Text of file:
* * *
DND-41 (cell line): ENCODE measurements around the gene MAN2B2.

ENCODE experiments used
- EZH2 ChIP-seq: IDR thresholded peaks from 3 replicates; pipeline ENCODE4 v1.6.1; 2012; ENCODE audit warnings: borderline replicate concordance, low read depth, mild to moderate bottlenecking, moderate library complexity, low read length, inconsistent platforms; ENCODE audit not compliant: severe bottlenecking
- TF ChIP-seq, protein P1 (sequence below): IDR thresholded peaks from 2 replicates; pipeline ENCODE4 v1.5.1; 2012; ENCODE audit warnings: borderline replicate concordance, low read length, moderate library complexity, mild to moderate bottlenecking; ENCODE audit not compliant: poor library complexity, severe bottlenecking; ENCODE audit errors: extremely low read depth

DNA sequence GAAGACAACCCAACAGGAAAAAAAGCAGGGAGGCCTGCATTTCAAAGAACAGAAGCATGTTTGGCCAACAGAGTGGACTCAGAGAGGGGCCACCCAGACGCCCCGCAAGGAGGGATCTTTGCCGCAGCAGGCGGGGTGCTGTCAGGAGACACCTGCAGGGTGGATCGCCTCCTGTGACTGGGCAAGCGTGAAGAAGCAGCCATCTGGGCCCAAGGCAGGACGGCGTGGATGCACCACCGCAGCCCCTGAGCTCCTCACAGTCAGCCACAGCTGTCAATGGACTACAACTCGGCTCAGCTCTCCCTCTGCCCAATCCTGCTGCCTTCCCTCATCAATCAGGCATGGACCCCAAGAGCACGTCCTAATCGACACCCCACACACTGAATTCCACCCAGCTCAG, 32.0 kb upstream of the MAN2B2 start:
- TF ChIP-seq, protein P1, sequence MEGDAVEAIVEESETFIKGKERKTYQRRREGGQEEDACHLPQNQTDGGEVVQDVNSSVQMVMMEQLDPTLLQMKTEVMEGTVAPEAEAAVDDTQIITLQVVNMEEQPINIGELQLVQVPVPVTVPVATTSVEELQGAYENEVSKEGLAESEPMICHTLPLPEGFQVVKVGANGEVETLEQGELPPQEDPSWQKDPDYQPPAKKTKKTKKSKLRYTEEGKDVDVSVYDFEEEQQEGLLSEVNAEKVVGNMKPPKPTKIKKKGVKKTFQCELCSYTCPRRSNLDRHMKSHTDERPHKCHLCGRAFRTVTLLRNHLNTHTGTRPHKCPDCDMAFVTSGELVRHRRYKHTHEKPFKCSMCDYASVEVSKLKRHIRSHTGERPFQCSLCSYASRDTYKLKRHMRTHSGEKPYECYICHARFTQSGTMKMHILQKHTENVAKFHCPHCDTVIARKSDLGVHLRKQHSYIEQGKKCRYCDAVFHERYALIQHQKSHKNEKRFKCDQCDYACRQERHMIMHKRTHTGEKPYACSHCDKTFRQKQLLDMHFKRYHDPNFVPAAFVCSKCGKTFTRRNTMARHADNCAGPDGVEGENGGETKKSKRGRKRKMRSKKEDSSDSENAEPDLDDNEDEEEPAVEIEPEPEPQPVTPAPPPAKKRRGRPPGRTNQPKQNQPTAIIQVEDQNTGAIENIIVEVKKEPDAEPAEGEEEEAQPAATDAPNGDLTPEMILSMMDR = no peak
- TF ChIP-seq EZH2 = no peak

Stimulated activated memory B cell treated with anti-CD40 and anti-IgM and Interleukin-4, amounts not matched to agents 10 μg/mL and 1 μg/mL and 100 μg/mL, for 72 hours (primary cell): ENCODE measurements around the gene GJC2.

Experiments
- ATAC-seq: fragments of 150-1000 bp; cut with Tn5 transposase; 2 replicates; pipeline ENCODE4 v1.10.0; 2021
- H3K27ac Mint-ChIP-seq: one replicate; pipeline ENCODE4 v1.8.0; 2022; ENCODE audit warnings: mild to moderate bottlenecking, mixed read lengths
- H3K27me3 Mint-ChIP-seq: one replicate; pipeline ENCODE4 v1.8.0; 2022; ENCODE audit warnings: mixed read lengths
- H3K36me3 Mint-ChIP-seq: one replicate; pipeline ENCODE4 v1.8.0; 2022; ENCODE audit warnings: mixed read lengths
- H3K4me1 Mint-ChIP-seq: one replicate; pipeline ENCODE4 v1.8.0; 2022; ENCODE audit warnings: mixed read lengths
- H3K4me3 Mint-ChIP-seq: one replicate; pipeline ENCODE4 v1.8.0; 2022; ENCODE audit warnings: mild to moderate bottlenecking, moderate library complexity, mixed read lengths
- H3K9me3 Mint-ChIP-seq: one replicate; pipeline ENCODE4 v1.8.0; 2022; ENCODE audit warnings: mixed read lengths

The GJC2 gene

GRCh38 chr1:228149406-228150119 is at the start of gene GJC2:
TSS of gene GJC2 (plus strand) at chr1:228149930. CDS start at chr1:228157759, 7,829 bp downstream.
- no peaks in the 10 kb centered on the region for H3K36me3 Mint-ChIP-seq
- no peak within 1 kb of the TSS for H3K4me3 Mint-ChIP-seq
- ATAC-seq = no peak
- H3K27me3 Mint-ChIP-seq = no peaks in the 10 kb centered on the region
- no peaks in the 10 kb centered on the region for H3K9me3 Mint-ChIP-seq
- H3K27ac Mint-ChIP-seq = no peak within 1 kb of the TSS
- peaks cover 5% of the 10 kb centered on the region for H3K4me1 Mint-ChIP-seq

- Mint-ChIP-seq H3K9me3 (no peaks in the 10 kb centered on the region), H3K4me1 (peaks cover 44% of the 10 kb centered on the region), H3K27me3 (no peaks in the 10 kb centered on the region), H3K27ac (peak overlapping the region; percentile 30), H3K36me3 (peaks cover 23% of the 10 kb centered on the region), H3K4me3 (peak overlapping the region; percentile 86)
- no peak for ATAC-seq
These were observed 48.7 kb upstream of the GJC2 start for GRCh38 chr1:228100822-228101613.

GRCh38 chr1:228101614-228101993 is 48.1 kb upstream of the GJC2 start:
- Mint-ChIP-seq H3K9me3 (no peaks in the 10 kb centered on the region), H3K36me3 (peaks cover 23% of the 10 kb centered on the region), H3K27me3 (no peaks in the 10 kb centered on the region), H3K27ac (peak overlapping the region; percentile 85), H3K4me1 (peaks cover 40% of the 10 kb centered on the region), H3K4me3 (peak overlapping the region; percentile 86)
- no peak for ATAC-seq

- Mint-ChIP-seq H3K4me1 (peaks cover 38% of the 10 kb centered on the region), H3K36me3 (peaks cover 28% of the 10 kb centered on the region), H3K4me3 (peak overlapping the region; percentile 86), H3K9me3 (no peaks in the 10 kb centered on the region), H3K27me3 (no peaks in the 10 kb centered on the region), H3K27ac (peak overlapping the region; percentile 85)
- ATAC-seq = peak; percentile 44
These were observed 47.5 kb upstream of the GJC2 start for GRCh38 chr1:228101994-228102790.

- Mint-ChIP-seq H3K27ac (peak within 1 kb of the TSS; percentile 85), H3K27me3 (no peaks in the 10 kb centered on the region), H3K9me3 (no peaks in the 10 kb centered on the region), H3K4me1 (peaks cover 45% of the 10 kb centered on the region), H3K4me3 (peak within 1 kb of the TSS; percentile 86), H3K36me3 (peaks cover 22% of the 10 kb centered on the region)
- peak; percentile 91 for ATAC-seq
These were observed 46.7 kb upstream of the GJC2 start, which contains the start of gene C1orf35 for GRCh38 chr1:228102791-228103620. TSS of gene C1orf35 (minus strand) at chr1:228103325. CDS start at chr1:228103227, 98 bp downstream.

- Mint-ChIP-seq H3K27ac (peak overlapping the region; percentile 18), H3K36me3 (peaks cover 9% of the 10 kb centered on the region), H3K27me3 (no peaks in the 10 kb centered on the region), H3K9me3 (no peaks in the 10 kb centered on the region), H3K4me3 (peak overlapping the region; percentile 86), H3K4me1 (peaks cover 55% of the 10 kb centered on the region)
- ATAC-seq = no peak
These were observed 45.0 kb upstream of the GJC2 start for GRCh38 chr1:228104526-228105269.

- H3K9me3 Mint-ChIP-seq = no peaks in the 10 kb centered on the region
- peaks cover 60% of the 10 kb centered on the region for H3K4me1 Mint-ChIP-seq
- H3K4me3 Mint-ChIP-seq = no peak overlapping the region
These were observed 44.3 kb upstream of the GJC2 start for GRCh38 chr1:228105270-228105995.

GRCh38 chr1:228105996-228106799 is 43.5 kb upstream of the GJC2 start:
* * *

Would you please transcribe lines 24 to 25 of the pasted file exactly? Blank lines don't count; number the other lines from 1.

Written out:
- no peaks in the 10 kb centered on the region for H3K9me3 Mint-ChIP-seq
- H3K27ac Mint-ChIP-seq = no peak within 1 kb of the TSS